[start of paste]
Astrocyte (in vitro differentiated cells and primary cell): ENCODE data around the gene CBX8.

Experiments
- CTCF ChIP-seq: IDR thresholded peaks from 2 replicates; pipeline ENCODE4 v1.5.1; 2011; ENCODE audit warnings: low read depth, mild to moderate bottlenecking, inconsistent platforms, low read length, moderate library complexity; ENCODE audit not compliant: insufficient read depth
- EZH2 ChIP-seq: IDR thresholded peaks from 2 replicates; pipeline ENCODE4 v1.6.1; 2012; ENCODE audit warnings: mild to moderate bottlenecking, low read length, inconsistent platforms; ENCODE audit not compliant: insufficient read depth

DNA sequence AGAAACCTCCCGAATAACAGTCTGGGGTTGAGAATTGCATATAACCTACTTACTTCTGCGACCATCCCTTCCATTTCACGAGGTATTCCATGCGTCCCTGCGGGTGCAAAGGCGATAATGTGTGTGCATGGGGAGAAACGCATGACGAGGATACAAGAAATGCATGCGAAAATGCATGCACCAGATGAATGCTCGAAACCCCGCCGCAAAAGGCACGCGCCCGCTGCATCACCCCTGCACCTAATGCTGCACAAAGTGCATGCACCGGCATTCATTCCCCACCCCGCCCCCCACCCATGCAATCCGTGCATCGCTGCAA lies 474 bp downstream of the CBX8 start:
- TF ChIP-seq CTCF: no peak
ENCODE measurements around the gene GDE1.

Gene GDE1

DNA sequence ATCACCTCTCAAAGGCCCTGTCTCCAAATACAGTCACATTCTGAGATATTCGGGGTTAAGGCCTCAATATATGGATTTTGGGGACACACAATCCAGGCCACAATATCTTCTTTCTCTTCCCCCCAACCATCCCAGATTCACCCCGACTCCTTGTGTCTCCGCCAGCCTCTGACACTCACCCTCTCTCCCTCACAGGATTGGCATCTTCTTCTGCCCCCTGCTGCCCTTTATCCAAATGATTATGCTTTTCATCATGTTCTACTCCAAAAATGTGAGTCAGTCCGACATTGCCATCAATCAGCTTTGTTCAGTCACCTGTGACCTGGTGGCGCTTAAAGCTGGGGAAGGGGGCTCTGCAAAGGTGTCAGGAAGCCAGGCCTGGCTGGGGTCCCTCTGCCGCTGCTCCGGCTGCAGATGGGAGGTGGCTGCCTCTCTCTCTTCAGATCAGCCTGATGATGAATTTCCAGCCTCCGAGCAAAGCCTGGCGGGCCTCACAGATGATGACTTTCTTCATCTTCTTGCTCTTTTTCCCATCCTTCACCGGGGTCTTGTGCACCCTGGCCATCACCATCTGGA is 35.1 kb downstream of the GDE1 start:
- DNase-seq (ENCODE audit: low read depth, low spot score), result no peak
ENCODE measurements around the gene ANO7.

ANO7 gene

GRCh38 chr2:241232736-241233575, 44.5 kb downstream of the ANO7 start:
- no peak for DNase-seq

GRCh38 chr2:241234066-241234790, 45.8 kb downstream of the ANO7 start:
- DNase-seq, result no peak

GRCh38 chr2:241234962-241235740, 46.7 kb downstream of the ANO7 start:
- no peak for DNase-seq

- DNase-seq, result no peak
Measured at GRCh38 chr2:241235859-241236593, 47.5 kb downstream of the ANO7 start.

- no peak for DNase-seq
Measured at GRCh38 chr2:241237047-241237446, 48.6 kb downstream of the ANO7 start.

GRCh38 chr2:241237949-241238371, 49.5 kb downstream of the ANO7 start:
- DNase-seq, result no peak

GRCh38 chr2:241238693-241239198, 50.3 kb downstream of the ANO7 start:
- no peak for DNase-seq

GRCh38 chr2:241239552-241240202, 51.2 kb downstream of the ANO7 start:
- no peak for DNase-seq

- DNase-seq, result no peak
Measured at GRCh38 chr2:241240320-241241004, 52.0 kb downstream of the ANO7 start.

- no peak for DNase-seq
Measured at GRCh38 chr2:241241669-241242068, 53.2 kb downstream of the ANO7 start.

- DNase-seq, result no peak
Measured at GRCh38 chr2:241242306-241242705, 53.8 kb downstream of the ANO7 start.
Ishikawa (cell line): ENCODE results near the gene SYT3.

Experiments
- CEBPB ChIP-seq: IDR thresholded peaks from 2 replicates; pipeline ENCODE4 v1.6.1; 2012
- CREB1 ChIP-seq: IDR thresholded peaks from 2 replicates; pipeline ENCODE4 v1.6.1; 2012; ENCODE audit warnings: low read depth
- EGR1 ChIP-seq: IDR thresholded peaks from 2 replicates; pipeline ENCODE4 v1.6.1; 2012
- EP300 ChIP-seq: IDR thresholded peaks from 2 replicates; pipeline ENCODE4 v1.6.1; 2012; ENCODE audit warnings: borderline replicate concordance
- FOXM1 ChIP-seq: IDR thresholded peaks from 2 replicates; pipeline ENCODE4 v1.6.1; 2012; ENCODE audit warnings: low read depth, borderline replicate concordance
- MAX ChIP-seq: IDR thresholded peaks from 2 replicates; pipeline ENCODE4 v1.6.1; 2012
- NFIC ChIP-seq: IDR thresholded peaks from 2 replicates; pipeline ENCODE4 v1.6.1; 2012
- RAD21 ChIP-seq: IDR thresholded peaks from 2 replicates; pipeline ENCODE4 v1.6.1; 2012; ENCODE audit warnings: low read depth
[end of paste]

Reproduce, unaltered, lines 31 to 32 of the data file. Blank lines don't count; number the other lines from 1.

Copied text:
- no peak for DNase-seq
Measured at GRCh38 chr2:241241669-241242068, 53.2 kb downstream of the ANO7 start.